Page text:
Rest in peace, Anthony Bourdain. Weeks after the celebrity chef sadly died from suicide at age 61 on June 8, the details of Anthony’s 2016 will have reportedly been revealed to the public.

On Thursday, July 5, Page Six reported that Anthony left his $1.2 million fortune — despite other outlets previously alleging his net worth to be around $16 million — to his only child, 11-year-old daughter Ariane Busia-Bourdain. According to court documents, Anthony’s assets allgedly included $425,000 in “cash and savings,” $35,000 in a brokerage account, $250,000 in “personal property,” and $500,000 in “intangible property including royalties and residuals.”

However, TMZ later reported on Friday, July 6 that Anthony’s fortune may actually be much larger than his will indicated. The TV star is thought to have additonally created a trust outside of his will that included an undisclosed amount of assets. According to TMZ, wealthy individuals often create trusts outside of their will for tax purposes or privacy reasons.

Since Anthony’s daughter, Ariane, is still a minor, the court will allegedly appoint a guardian to protect her interests in his estate. Ariane’s mother, Ottavia Busia — whom the Parts Unknown star married in 2007 — was named the executor of Anthony’s estate. The documents also reportedly stated that if Ariane had passed away before her father, Anthony’s fortune would have gone to her nanny, Myra Quizon.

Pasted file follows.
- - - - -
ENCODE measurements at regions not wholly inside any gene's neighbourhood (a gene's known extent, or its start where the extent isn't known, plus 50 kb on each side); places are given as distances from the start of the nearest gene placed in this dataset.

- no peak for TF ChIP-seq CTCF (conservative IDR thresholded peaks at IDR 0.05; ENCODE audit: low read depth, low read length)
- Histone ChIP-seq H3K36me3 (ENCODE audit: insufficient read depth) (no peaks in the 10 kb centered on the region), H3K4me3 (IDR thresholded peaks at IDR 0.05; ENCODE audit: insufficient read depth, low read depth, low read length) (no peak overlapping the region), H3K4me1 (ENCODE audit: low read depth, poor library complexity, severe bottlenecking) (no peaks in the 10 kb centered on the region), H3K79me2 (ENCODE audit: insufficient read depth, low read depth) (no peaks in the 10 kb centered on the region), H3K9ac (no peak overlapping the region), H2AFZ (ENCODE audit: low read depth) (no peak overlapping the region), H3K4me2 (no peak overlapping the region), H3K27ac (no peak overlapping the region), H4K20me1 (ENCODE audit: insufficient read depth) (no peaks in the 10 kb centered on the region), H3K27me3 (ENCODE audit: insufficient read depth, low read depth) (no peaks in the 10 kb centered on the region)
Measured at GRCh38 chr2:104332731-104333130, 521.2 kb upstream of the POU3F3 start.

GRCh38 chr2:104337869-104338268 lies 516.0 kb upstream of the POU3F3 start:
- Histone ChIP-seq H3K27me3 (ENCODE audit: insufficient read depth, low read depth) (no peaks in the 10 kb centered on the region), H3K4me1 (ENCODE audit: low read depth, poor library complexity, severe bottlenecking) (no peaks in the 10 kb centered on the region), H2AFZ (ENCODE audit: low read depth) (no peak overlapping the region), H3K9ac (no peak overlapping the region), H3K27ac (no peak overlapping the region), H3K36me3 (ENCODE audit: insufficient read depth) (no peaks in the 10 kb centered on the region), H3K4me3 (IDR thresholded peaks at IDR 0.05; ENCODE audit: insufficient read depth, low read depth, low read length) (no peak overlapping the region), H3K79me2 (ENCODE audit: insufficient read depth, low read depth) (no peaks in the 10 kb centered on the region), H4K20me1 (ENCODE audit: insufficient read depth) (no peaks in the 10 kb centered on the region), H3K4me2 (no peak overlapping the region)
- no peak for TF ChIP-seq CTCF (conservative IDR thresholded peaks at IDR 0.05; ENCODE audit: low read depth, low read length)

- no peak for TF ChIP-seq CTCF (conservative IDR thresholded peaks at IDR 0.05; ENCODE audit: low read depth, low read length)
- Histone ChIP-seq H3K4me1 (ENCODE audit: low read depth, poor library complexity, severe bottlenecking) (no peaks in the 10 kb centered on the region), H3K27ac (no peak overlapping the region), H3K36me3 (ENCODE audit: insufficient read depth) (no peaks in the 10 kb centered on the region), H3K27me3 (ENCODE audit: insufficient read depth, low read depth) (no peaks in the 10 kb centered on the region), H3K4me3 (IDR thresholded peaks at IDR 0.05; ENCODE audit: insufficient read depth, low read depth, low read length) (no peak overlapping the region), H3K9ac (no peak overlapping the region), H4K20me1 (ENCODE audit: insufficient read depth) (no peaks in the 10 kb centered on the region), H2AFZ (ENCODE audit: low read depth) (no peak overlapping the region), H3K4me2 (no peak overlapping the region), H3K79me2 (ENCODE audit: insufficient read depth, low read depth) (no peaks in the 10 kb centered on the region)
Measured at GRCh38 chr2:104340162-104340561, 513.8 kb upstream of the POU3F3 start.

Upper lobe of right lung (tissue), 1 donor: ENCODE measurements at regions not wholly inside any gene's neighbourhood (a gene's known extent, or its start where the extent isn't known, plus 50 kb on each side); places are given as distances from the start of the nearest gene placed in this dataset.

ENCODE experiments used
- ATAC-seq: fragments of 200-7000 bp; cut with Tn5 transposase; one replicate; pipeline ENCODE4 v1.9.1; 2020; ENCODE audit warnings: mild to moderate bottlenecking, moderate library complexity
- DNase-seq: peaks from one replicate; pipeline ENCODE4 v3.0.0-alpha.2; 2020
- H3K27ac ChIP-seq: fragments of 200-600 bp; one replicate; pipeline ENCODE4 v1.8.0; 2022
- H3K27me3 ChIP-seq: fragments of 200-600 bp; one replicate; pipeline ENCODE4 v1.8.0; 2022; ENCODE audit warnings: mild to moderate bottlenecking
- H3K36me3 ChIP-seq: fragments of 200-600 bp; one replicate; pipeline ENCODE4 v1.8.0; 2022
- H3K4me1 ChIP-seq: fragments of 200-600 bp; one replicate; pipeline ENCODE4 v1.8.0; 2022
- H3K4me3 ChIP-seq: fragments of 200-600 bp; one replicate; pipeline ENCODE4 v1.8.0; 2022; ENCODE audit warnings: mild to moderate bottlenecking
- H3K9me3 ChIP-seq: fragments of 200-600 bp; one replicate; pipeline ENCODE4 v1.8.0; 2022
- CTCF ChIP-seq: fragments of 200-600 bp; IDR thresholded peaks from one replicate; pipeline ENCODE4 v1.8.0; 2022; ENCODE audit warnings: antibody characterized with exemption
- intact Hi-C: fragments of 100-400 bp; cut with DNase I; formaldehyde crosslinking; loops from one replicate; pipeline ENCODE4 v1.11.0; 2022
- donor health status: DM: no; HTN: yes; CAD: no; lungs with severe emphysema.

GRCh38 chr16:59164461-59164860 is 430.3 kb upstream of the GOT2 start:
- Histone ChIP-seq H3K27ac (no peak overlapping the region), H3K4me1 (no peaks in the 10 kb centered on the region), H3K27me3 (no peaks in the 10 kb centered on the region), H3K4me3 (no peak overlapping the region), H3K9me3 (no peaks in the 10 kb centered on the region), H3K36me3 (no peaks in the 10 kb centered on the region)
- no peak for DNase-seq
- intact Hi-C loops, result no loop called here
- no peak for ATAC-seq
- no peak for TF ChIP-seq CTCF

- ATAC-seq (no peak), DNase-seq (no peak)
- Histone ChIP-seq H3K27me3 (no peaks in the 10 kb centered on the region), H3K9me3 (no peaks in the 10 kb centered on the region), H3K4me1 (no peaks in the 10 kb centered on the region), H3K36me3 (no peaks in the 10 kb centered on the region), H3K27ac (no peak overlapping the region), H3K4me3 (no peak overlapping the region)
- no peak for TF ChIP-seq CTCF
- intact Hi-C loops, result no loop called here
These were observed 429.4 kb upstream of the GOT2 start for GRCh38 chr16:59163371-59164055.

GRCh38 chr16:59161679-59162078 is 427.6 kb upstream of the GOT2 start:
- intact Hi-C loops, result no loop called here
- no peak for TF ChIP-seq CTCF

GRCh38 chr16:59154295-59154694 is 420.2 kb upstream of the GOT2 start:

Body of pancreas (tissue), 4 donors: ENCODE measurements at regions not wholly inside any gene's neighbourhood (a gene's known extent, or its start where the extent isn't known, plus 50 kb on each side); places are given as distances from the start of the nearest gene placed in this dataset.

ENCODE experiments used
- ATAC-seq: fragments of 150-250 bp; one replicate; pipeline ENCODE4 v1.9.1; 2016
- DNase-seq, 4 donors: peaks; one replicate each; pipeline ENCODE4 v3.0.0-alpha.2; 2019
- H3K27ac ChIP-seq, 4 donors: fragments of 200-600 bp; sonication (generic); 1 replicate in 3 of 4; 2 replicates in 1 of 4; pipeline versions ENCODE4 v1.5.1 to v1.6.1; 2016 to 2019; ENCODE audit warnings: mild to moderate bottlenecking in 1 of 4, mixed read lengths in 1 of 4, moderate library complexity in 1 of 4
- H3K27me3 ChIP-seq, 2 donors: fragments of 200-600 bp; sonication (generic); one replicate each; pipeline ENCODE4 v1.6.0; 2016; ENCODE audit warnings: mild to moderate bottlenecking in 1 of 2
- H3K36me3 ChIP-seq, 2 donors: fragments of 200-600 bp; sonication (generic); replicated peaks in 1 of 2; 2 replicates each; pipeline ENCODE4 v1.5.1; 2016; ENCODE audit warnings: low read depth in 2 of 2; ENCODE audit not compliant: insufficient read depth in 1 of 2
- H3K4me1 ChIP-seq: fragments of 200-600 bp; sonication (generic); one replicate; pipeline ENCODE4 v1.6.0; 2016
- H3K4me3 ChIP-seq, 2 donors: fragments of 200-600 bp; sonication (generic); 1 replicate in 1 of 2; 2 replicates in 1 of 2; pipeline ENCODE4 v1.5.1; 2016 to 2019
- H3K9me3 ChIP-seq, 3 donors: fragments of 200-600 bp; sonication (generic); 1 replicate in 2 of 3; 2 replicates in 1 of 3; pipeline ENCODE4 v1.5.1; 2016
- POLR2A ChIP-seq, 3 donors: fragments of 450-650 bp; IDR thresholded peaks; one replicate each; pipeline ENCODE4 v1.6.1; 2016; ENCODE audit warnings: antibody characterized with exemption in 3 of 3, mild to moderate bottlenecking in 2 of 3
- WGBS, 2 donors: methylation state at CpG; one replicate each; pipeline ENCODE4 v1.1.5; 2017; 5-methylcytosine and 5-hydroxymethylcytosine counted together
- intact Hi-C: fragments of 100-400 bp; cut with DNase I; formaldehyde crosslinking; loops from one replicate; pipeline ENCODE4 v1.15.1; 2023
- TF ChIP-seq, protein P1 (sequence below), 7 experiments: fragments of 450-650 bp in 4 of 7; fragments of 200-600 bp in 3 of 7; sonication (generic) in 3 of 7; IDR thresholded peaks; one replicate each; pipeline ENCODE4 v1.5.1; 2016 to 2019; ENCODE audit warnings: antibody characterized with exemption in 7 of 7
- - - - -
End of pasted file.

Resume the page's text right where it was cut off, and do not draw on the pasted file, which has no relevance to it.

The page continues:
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Anthony and his estranged wife, Ottavia. (Photo Credit: Getty Images)</cente

Though Anthony and Ottavia separated in 2016, they were still legally married at the time of his death so she remains his next of kin. Anthony reportedly left his “accumulated frequent flyer miles” to his ex-wife and allegedly asked Ottavia to “dispose of [them] in accordance with what [she] believes to have been my wishes.” The same instructions were reportedly given for Anthony’s cars, furniture, books, clothing, and other household items.

Anthony and Ottavia also owned an NYC condo together, but the star was not living in the property. He once opened up about the condo — which was not listed in his will — in an interview and revealed he regretted purchasing the home. “I own an apartment with a mortgage that my ex-wife and my daughter live in, and I’m a renter. I should always be a renter. I regret buying that apartment. The bank owns it, and then you’re stuck with it,” he previously told People.

If you or someone you know is contemplating suicide, call the National Suicide Prevention Lifeline at 1-800-273-8255.